For millennia, humans have been dreaming about vaulting past our biological limits, from natural constraints on our intellect and physicality to our very mortality. But now, according to some researchers and futurists, we may be on the cusp of a scientific revolution that could give each of us an opportunity to cross these boundaries and live longer and stronger than any human being before us.

And yet, a pair of Pew Research Center surveys on life extension and human enhancement show that many U.S. adults are not ready to embrace these possibilities, whether it be in their own lives or in society more broadly.

In our 2013 survey on radical life extension, 56% of adults said they would not want to live at least 120 years, which is considered the current upper limit of the human life span. Likewise, roughly two-thirds of adults in our 2016 poll on human enhancement said they would not want a brain chip implant to improve their cognitive abilities (66%) or synthetic blood to augment their physical abilities (63%). American adults were somewhat more open to the possibility of using gene editing to reduce the risk of serious disease in babies, with 48% saying they would be interested, but a similar share (50%) said they would not want to use the technology on their baby.

For many people, both potential advancements also raised concerns about increasing social inequality. Two-thirds of those polled about radical life extension thought the option would only be available to the wealthy. At least as many in the human enhancement survey shared this concern, saying that moving forward with the three emerging technologies outlined in the survey – brain implants, synthetic blood and gene editing for babies – would increase inequality because they would only be available to those who are well-off.

Two-thirds of American adults also said scientists would offer life extension technologies before their impact was fully understood. Again, this wariness is matched and even exceeded in the human enhancement survey; more than seven-in-ten adults said brain, blood and gene enhancements would be employed before their effects were fully understood.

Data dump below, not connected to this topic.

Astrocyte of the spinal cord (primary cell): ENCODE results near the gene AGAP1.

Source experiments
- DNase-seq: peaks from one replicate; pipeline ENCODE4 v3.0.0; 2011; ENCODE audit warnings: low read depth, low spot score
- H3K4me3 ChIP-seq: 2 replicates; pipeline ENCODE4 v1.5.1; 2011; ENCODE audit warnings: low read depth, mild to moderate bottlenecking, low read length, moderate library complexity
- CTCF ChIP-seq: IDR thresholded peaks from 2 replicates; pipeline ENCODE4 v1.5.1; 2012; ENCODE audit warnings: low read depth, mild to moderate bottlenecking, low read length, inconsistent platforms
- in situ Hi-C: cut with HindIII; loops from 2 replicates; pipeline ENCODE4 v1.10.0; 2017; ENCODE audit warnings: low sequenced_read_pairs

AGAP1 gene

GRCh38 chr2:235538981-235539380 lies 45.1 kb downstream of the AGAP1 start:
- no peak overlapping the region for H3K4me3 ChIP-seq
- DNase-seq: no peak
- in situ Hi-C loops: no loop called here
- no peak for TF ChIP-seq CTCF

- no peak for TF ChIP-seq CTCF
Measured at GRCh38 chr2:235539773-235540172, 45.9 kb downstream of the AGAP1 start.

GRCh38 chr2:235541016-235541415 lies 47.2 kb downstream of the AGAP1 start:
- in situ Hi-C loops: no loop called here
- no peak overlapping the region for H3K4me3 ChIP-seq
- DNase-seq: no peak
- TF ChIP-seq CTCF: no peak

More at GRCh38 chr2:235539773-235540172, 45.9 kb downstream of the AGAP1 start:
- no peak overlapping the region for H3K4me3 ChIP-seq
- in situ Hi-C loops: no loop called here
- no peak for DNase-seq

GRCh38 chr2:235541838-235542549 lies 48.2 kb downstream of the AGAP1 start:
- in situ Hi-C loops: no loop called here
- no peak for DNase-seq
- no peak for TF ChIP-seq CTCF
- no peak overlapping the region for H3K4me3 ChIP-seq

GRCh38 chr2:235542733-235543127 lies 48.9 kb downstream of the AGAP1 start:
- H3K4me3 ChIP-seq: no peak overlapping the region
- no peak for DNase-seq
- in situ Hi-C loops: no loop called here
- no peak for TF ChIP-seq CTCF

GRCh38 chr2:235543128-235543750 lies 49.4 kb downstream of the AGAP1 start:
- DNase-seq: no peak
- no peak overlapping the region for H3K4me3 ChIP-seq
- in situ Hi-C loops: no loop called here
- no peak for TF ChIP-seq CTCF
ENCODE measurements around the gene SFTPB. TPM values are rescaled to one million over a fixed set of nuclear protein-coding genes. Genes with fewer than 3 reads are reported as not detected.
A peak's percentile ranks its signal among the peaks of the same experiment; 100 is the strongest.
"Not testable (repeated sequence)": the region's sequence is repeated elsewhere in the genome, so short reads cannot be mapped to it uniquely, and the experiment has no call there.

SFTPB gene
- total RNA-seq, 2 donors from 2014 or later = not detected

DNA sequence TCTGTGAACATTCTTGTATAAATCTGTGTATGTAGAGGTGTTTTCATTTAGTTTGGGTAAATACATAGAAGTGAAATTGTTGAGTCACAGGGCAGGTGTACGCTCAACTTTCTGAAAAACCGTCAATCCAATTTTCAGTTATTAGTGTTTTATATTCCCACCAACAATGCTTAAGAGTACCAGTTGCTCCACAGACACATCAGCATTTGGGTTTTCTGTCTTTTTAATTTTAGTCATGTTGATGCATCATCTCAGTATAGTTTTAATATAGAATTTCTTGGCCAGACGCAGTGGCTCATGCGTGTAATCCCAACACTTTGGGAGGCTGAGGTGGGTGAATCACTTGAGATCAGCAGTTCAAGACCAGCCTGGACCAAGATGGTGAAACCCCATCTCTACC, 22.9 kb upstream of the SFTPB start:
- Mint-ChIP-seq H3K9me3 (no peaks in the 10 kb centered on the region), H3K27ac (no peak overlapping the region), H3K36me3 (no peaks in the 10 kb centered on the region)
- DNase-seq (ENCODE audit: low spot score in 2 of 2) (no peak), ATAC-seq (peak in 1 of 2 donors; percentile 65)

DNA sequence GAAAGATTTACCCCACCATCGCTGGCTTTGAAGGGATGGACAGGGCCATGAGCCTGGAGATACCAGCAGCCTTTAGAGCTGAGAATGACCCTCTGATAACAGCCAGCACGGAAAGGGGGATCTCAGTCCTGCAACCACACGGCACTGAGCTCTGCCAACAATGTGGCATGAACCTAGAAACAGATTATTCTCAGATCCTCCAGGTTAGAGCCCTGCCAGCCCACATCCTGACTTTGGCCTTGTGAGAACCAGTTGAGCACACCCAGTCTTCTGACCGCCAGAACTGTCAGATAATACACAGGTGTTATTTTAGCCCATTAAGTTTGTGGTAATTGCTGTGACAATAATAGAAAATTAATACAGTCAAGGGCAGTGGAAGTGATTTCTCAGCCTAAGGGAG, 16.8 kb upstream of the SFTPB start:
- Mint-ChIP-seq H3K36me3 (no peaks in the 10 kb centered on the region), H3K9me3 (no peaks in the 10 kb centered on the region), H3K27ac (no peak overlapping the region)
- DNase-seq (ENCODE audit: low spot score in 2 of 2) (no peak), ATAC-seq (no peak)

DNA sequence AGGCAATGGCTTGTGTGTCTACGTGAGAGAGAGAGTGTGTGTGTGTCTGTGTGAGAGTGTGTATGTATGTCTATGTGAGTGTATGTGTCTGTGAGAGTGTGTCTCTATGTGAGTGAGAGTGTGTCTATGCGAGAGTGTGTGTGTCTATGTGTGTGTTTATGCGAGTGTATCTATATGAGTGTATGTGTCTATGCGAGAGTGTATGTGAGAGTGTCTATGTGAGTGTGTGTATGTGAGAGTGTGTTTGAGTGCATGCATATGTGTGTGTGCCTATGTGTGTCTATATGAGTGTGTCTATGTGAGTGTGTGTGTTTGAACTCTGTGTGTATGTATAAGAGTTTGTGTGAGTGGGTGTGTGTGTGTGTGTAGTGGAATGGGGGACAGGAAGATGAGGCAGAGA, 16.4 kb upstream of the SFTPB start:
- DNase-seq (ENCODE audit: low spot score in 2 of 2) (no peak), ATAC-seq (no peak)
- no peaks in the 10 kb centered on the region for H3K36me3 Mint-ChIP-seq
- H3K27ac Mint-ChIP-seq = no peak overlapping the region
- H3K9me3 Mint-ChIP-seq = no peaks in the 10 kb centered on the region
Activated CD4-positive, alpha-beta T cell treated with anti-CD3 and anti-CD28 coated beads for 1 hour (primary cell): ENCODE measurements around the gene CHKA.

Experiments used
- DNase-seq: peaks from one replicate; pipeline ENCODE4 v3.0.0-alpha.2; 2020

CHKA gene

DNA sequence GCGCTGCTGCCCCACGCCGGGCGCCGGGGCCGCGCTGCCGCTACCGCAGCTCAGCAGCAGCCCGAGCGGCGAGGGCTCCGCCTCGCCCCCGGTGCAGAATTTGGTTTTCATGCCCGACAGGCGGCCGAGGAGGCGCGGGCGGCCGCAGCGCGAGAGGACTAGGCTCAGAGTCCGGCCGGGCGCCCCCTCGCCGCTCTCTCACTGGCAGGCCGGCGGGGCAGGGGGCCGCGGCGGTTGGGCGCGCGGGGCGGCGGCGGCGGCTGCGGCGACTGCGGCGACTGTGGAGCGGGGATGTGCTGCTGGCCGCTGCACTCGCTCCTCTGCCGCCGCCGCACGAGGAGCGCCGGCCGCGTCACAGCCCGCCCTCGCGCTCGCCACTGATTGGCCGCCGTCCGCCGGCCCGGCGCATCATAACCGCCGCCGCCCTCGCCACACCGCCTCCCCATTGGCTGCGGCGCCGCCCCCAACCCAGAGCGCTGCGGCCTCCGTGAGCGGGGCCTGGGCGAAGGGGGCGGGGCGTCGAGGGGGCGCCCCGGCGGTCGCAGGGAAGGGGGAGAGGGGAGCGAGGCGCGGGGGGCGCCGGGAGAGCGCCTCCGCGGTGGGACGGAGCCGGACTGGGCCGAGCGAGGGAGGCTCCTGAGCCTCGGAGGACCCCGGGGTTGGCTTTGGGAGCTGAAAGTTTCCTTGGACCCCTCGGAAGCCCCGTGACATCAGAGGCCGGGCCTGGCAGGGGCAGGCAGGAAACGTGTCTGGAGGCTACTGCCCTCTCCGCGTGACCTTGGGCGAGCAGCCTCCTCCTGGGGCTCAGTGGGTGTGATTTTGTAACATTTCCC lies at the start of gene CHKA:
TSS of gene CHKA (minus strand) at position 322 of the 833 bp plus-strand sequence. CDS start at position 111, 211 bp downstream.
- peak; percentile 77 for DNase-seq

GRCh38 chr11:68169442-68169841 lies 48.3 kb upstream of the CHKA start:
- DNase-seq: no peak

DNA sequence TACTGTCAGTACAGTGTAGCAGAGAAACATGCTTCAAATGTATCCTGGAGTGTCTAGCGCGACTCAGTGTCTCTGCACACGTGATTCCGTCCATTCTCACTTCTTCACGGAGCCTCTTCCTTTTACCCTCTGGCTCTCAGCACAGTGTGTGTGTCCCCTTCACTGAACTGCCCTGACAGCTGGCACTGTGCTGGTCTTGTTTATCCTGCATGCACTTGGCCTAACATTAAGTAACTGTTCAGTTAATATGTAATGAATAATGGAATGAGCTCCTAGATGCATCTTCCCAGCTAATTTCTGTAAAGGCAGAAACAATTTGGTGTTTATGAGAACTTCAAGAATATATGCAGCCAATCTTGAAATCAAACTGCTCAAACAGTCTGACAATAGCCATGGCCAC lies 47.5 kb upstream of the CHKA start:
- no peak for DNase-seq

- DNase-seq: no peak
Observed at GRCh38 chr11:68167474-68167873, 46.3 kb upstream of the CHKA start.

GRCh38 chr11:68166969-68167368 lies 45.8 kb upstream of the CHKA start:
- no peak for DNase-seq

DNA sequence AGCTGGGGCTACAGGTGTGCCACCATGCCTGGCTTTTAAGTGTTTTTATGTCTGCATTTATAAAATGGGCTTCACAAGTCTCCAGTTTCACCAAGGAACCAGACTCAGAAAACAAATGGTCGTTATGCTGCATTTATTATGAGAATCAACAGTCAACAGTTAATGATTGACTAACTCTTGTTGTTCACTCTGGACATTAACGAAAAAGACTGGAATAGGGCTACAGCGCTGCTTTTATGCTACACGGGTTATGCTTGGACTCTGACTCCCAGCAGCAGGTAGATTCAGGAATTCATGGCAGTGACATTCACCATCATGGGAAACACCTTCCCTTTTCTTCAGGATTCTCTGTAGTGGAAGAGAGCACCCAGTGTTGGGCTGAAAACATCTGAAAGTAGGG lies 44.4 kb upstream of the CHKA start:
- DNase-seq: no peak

Even though the two surveys were conducted separately, they are thematically linked, since research efforts to dramatically extend human life and to “enhance” human beings are occurring in tandem and sometimes together. In fact, the line between the two areas often is blurred. Many scientists and advocates who want to make people stronger and smarter also want to make them healthier and longer-lived, and those who are working to increase longevity and limit the effects of aging in human beings often want to enhance their capabilities as well.

One interesting difference between our polling work on life extension and on human enhancement involves the factors that are contributing to these views. It turns out that religion plays a more prominent role in driving people’s concerns about human enhancement than life extension. For instance, among highly religious people (based on an index of common measures), only 24% say they would want cognitive enhancement, compared with 44% of those with low levels of religious commitment. A similar gap exists when these two groups are asked about gene editing and synthetic blood.

The life extension survey does not use the same religious commitment index. However, among people who attend worship services weekly or more, 33% said they would want treatments to extend their lives, similar to the 36% of those who seldom or never attend church and say the same.

David Masci  is a former senior writer/editor focusing on religion at Pew Research Center.